The potential contribution of wild barley (Hordeum vulgare ssp. spontaneum) germplasm to drought tolerance of cultivated barley (H. vulgare ssp. vulgare)
Lakew, B, Eglinton, J, Henry, RJ, Baum, M, Grando, S & Ceccarelli, S 2011, 'The potential contribution of wild barley (Hordeum vulgare ssp. spontaneum) germplasm to drought tolerance of cultivated barley (H. vulgare ssp. vulgare)', Field Crops Research, vol. 120, no. 1, pp. 161-8.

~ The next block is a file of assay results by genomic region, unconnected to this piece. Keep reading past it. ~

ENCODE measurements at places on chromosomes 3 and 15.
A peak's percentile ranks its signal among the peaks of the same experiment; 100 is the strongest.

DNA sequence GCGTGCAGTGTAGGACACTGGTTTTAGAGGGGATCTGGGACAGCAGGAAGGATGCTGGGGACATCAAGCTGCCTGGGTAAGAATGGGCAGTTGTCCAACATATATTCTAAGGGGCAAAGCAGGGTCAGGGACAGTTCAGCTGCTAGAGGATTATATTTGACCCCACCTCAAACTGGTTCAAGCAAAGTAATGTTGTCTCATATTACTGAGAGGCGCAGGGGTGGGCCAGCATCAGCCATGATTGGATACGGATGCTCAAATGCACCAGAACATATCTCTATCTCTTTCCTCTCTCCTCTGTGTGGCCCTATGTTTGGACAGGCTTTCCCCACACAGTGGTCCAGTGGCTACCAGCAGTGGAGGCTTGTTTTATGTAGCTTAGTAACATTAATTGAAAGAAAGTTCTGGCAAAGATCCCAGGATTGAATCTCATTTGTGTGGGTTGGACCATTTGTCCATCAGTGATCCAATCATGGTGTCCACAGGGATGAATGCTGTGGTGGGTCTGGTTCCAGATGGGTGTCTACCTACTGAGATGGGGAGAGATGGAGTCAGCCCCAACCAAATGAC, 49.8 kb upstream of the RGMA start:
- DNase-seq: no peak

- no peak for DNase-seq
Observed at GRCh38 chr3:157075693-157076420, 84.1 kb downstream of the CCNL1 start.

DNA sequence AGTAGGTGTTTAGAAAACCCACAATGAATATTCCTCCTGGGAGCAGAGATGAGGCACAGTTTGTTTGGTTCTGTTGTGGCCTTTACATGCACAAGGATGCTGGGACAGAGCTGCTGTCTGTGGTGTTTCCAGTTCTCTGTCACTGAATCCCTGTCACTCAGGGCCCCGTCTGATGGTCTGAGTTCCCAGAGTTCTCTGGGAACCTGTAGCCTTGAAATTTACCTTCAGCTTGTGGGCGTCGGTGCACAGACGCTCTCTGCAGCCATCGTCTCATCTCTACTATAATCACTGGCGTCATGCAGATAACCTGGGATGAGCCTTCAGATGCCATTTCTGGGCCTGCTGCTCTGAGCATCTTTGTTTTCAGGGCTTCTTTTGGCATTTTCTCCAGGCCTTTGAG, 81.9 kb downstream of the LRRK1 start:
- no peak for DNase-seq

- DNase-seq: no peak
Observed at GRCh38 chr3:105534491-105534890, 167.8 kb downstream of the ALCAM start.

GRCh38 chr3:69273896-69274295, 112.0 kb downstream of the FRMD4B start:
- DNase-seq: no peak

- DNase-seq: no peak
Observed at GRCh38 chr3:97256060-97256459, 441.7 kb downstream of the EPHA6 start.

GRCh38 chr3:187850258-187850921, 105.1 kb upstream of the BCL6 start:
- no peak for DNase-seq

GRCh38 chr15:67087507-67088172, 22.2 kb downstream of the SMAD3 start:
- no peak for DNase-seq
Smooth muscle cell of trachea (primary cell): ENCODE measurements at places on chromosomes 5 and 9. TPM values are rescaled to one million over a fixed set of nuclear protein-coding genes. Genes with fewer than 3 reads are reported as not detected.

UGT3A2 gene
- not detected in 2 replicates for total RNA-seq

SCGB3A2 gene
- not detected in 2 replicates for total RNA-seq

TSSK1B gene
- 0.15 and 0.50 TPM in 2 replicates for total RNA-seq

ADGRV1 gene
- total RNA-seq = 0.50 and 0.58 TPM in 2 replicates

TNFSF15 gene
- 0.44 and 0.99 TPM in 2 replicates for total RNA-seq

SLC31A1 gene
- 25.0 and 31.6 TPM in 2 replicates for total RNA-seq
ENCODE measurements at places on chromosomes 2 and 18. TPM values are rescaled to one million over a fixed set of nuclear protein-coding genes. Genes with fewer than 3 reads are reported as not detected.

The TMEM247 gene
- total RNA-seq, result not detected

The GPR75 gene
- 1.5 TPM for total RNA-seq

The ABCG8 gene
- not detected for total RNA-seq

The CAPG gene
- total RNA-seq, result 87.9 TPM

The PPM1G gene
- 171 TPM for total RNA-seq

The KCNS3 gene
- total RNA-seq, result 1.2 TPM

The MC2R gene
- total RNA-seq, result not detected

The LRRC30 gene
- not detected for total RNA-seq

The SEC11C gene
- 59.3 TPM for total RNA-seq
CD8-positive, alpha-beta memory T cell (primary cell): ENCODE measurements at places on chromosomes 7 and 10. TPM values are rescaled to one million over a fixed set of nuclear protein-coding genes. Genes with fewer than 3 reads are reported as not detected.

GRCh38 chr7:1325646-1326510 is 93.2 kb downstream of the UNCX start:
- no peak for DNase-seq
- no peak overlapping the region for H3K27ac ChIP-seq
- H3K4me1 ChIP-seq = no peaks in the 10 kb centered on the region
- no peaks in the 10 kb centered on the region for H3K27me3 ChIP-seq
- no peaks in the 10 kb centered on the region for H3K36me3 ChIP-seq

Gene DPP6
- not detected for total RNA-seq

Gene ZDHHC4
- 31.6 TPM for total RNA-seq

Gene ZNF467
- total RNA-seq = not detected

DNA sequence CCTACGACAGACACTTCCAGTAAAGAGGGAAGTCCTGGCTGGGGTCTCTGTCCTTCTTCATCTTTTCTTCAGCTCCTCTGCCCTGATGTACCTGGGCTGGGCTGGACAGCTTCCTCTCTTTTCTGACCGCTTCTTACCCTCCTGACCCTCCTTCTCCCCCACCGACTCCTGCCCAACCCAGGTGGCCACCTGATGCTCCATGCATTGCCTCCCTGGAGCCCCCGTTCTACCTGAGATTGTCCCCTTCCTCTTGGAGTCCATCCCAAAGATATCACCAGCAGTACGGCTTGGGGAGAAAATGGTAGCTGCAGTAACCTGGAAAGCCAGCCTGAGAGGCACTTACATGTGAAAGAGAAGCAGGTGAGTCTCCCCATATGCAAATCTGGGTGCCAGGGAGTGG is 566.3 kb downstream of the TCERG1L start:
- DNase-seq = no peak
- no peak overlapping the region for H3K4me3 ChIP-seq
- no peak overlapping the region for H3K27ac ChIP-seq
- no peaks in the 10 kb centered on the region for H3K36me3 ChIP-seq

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Improving drought tolerance has always been an important objective in many crop improvement programs and is becoming more important as one way of adapting crops to climate changes. However, due to its complexity, the genetic mechanisms underlying the expression of drought tolerance in plants are poorly understood and this trait is difficult to characterize and quantify. This study assessed the importance of the wild progenitor of cultivated barley, Hordeum spontaneum C. Koch, in contributing developmental and yield-related traits associated with drought tolerance and therefore its usefulness in breeding for improved adaptation to drought stress conditions. Fifty-seven fixed barley lines derived from crosses with two H. spontaneum lines (41-1 and 41-5) were evaluated in Mediterranean low rainfall environments with 10 improved varieties and three landraces for grain yield, developmental and agronomic traits. The study was conducted for three years (2004–2006) in a total of nine environments (location–year combinations), eight in Syria and one in Jordan, which were eventually reduced to seven due to a large error variance in two of them. There was significant genetic variation among the genotypes for most of the traits measured, as well as differential responses of genotypes across environments. Traits such as peduncle length, peduncle extrusion and plant height were positively correlated with grain yield in the dry environments. Differences in phenology were small and not significantly correlated with differences in grain yield under stress. Performances at the three highest yielding environments were much more closely correlated than those at the four stress environments. The GGE biplot analysis allowed identification of genotypes consistently best adapted to the lowest yielding environments and confirmed the existence of unique environments for identifying better adapted genotypes in the low rainfall environments of Syria. The top yielding lines in the driest of the seven environments derived mostly from crosses with H. spontaneum 41-1, while most of the improved varieties showed a positive genotype by environment (GE) interaction with the highest yielding environments. The results of the field experiments indicated that there was variation for grain yield under drought stress among barley genotypes, and that some of the lines derived from H. spontaneum had consistently superior specific adaptation to the range of severe stress conditions used in this study. The usefulness of H. spontaneum in breeding programs for stress conditions is likely to increase in view of the predicted increase in the occurrence of high temperatures and droughts.